My first story as editor of the Ontarion, the University of Guelph student paper, in 1987, was based on rating local food service bathrooms.
I went to local bars — and it cost the paper thousands in lost advertising revenue cause they didn’t like the results. This was before restaurant inspection disclosure.
Someone in New Zealand has picked up on the theme, writing that it’s amazing how there is no such thing as a toilet critic and, conversely, food critics abound.
Some of these restaurants, good ones even, have their toilets in impossible places, like through the kitchen and down a grimy flight of stairs, under another set of stairs.
Secondly, in the event of toilet paper being available, it is often more like sandpaper or, worse still, so brittle it’s unusable. One needn’t go into detail about what a mental and physical mess this can plop one into.
Thirdly, some toilets are so often in a state of splashed-out, soiled hideousness they cannot be used at all, but this is only speaking on the part of a male user of a male dunny. (We men tend to not notice the subtleties and nuances of bathroom tidiness, cleanliness and hygiene, as we’re a bit too tall to see down into the bowl, among other factors.) Even so, it evidently isn’t a punishable offence to leave a toilet in a state of multi-sensory stink by not cleaning up after oneself. In such instances, a greatly skilled toilet attendant could be very handy indeed. It would make dining life a lot more pleasant.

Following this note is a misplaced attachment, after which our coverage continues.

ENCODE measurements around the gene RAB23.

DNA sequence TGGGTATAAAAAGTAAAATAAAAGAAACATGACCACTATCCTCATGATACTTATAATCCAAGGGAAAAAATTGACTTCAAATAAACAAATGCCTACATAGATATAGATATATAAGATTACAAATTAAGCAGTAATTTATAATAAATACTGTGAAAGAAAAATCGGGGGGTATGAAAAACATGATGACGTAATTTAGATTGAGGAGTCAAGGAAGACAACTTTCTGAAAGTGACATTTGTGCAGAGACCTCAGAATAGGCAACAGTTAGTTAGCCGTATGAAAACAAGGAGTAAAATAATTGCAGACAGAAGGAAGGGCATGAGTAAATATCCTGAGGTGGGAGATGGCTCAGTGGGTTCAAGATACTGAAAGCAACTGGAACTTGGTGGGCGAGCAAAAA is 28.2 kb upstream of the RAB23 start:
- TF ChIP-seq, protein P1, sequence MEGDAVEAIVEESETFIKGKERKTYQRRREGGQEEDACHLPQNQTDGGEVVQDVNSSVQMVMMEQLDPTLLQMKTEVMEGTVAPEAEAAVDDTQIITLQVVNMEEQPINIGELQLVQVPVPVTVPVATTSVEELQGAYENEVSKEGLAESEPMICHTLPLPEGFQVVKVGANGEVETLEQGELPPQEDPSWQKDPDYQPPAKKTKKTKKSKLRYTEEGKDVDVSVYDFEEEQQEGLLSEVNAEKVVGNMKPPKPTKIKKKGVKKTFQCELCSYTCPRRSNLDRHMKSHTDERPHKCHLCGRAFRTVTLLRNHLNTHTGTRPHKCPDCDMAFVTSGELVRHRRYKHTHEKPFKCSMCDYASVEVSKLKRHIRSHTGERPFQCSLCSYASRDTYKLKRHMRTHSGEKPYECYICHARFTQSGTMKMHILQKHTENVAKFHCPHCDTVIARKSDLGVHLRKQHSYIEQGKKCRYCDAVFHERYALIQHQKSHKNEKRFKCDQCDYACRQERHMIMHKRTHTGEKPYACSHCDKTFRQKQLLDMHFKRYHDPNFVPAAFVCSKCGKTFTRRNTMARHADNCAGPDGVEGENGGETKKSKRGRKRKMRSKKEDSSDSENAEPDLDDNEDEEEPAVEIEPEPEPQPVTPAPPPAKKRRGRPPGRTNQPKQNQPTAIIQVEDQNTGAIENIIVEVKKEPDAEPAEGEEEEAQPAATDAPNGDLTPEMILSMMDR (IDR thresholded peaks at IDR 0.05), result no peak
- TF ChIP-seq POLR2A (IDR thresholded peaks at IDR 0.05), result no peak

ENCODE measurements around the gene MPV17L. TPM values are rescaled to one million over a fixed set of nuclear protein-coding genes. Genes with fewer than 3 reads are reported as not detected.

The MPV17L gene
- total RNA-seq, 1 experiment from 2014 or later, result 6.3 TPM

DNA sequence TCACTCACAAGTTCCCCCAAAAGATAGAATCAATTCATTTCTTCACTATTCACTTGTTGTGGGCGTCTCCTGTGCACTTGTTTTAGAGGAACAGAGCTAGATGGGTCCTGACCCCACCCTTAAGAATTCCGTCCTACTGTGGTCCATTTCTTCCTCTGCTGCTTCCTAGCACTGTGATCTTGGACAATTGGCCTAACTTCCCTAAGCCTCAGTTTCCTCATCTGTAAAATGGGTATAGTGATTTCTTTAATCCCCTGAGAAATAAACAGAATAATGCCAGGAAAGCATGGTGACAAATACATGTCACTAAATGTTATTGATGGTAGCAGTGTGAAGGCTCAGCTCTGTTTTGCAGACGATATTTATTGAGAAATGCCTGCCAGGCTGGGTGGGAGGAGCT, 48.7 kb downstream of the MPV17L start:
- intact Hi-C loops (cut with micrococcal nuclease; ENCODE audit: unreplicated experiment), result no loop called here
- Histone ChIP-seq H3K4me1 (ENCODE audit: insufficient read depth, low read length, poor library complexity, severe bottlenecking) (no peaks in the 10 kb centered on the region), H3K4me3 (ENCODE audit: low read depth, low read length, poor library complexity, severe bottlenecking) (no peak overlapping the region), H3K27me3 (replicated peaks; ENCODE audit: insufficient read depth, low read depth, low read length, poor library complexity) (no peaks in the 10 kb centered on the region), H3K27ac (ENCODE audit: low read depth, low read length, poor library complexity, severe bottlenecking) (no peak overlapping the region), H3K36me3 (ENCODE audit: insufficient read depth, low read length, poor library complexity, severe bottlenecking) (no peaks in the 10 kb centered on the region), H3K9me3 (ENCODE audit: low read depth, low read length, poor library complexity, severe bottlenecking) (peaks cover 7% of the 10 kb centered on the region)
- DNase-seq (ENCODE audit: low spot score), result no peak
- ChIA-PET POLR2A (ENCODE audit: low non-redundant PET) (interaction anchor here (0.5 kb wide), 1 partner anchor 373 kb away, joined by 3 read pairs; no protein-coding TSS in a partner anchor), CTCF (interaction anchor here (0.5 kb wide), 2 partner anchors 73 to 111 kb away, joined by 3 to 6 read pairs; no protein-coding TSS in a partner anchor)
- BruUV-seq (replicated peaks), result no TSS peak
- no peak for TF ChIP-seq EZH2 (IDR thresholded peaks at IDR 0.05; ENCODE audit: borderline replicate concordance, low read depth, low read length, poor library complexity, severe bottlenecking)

Fourth, a loo-user is frequently short-changed when it comes to washing and drying their hands, as the poor old Loser (Loo-user) regularly finds himself without soap or hot water, hand wipes, hand towels, a hand-dryer, or indeed any of the above.